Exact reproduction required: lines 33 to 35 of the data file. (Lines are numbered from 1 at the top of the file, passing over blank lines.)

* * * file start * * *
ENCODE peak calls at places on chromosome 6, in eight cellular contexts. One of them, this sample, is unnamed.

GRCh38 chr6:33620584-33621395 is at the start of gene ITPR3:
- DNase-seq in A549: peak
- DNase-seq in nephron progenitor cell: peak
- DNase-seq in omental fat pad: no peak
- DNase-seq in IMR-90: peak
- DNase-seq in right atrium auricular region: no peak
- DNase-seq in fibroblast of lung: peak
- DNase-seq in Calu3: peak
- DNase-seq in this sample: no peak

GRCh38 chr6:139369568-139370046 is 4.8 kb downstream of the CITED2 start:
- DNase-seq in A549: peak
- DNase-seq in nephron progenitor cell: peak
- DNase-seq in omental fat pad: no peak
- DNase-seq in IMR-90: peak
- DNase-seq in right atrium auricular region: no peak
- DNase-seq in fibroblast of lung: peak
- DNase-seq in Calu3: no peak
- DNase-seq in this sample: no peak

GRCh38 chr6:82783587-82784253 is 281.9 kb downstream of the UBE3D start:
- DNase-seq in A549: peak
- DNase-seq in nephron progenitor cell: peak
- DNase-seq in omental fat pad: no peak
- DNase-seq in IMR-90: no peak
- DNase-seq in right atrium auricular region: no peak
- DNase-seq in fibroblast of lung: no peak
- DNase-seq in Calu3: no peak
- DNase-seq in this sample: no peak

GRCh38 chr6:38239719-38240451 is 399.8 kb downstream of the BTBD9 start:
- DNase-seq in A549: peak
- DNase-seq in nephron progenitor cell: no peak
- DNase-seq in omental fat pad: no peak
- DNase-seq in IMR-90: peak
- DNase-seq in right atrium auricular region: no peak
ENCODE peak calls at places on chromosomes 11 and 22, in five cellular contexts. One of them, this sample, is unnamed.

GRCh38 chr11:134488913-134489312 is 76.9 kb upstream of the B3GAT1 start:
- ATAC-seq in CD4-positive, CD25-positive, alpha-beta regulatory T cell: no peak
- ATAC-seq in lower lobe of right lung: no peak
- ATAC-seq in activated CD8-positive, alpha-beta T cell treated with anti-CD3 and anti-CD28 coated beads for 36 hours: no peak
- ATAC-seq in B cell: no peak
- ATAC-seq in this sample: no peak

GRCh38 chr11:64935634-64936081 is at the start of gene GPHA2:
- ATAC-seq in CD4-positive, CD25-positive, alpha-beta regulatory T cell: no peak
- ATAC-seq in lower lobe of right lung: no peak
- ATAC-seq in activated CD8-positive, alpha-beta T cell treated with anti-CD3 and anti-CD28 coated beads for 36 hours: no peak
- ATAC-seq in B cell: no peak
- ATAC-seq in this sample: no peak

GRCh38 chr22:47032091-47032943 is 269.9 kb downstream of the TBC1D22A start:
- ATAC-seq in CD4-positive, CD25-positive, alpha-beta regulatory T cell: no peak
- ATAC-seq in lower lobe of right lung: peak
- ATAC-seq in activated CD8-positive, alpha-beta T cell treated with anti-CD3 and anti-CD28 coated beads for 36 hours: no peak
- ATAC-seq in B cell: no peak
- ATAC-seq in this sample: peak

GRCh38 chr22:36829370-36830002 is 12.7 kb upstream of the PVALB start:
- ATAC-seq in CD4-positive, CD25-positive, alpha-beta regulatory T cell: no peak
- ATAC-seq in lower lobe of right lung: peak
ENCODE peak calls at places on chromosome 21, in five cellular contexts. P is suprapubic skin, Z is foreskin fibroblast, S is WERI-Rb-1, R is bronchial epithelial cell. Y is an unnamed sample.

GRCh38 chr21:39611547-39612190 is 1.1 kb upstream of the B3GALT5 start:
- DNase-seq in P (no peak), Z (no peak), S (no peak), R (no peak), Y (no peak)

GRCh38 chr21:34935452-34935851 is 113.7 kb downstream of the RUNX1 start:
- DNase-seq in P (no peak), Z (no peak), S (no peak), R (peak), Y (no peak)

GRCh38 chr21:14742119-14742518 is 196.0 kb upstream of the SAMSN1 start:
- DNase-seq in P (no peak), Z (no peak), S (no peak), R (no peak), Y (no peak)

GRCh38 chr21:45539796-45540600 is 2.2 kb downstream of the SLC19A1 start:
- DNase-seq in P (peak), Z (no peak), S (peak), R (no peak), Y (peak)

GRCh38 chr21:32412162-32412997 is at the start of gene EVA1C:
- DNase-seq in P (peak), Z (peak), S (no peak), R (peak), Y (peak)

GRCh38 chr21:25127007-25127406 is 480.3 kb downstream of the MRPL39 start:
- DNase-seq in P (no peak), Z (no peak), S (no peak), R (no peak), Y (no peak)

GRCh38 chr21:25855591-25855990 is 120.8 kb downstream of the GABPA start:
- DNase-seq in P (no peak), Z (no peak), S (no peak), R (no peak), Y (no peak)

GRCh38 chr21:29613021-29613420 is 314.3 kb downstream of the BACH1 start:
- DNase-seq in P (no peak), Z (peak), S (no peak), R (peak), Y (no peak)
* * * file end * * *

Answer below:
- DNase-seq in IMR-90: peak
- DNase-seq in right atrium auricular region: no peak
ENCODE peak calls at places on chromosomes 11 and 22, in five cellular contexts. One of them, this sample, is unnamed.